Physio: ‘Pre-hab’ to make rehab unnecessary

Do some winter ‘pre-hab’ to help prevent the need for spring rehab

Winter is off to a great start with the local hills open early.  Snow sports such as snowshoeing, cross-country or alpine skiing, snowboarding and sledding can be great strengthening and cardio workouts, to keep you active during the cold months. These activities, however, produce different stresses on our bodies than our spring and summer sports.

An important factor in having a safe and fun winter is your physical fitness. Just like the ground needs a good base of snow for a fun day, your body needs a good base of fitness to be able to keep you injury free and enjoying the crisp outdoor air.

To help get in peak form for the season, hit the gym, exercise group, or work out at home to get conditioned. The goals of pre-season training are to get you back to your previous level quicker, reduce injury, and even reduce post-activity soreness, especially on those first days back. Your regime should include cardiovascular, strength, agility, balance and flexibility exercises.

Consider beginning with general conditioning: snowshoeing and cross-country skiing are good cardio, strength, and sometimes balance, activities, while not typically being as aggressive as downhill sports. Warm-up at a slow pace, gradually build, then cool down at a slow pace again, and finish with stretching. Cardiovascular exercises should be done 3-5 times per week.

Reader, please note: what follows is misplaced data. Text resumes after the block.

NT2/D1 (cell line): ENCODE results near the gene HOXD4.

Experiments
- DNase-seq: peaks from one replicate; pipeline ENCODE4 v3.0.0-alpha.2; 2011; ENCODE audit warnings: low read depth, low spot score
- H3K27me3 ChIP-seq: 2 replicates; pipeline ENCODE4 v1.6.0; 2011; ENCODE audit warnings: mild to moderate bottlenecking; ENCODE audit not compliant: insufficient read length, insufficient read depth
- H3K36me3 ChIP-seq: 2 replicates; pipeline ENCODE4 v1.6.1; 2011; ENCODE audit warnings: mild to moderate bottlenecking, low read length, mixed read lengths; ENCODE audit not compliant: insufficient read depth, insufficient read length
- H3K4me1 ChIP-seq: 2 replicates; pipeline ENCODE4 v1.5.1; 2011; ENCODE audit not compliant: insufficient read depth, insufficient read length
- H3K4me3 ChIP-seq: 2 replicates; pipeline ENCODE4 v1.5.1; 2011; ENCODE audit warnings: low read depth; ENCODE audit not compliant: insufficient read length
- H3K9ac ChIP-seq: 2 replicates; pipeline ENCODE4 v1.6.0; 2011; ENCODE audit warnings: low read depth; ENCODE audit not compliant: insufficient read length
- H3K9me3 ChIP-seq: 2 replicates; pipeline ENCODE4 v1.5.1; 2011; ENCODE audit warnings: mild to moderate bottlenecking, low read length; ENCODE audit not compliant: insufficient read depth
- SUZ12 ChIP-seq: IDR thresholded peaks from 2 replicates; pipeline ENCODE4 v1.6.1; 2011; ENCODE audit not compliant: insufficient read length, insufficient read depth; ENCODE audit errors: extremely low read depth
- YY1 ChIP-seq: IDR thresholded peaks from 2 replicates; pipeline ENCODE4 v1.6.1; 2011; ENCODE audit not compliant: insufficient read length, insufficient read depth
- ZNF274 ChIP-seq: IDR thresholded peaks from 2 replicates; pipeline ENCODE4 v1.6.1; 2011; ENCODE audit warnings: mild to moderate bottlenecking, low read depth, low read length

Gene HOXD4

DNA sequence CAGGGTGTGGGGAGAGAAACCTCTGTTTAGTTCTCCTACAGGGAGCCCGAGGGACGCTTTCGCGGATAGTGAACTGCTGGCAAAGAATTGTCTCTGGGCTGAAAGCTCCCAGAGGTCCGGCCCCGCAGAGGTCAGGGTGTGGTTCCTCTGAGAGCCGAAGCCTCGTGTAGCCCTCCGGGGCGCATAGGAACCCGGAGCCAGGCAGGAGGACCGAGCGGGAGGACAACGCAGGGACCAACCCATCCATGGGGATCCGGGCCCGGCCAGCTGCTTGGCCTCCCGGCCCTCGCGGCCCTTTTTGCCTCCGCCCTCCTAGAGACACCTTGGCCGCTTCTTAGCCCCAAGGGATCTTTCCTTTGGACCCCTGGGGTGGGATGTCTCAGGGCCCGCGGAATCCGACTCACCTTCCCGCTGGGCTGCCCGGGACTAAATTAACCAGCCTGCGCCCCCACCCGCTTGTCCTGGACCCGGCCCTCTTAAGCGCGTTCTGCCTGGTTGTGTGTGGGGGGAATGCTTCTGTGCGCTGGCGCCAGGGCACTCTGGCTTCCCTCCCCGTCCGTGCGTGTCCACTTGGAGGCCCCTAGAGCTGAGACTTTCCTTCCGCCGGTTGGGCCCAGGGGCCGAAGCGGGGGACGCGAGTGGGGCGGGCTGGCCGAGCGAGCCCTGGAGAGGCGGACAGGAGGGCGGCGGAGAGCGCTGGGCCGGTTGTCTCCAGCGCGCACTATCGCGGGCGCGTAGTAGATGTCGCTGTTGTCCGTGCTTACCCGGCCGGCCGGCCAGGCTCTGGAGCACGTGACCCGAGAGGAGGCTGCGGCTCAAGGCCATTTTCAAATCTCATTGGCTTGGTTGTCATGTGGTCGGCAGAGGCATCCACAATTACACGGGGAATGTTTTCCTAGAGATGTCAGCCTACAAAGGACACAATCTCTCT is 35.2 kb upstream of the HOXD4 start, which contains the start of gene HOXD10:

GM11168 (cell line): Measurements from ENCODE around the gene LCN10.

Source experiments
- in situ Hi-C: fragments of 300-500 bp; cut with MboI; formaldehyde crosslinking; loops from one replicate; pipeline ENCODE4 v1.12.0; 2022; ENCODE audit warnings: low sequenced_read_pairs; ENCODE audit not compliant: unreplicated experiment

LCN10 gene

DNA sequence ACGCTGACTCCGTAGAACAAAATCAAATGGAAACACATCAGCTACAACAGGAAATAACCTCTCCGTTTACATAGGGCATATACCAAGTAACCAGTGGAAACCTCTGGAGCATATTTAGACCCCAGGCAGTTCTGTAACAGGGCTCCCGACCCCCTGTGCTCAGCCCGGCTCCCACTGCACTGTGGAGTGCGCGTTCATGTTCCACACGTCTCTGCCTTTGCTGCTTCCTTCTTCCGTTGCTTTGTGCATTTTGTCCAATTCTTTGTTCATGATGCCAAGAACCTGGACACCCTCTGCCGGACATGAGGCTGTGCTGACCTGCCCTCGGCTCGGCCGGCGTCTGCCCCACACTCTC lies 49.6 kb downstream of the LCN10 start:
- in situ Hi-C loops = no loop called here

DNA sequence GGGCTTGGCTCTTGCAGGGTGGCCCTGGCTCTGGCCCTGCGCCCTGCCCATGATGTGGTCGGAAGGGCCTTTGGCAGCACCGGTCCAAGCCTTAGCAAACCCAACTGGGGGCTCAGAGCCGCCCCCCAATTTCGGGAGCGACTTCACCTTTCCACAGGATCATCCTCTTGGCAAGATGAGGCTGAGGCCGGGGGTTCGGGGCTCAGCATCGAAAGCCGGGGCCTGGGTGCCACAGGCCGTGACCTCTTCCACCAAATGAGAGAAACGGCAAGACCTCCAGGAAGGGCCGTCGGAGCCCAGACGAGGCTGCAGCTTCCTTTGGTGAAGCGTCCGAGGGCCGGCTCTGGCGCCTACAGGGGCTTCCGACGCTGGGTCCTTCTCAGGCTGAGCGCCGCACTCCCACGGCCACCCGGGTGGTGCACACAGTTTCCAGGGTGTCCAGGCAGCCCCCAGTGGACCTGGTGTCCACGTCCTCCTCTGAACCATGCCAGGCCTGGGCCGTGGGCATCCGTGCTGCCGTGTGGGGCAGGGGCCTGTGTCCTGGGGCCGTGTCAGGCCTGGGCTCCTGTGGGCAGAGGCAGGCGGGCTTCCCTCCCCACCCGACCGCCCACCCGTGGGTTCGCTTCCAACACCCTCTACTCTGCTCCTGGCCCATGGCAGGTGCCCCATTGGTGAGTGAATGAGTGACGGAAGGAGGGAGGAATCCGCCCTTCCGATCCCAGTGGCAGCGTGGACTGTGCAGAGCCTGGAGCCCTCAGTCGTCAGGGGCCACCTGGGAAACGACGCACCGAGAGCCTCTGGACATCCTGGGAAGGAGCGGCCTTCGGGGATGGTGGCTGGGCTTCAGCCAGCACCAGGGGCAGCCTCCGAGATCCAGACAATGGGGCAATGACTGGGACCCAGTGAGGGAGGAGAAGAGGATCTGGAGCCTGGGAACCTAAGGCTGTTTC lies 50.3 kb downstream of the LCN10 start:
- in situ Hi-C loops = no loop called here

All of your strength workouts should also have this kind of pattern of warm-up, a circuit of exercises, active cool-down, and stretch. The exercises may start general and then progress to activity specific. A lot of focus will be put on balancing the muscle groups of the legs, as the lower extremity is more commonly injured. Having a strong core will also help prevent injury, as this will improve your stability of your body. If your sport of choice is sledding, you will also want to strengthen your back and shoulders, to assist with the pulling and body tension produced while controlling your machine. Aim to strength train at least 3 times per week, but give rest days to allow for recovery.

It is best to design a program that is the right fit for you, you body’s needs, and your goals for the season. A physiotherapist can help assess strength, flexibility, function and any imbalances to build an individualized exercise program. This is especially important if you have any prior or current injuries to work around and to rehabilitate.

Many injuries can occur in the first days back outside, when expecting or trying to perform at the same level as you were at the end of last season. Even with your exercise regime, and staying fit over the other months of the year, on your first day remember to warm up and take breaks when fatiguing. A good warm-up helps to prevent muscle strains by improving their ‘extensibility’ – that is, their ability to elongate. You may need to do this for a little longer on those particularly cold and windy days. By going easier and slower your first days out, you will be more likely to be in top form to enjoy the powder days later in the season.

Have a fun and injury-free season.

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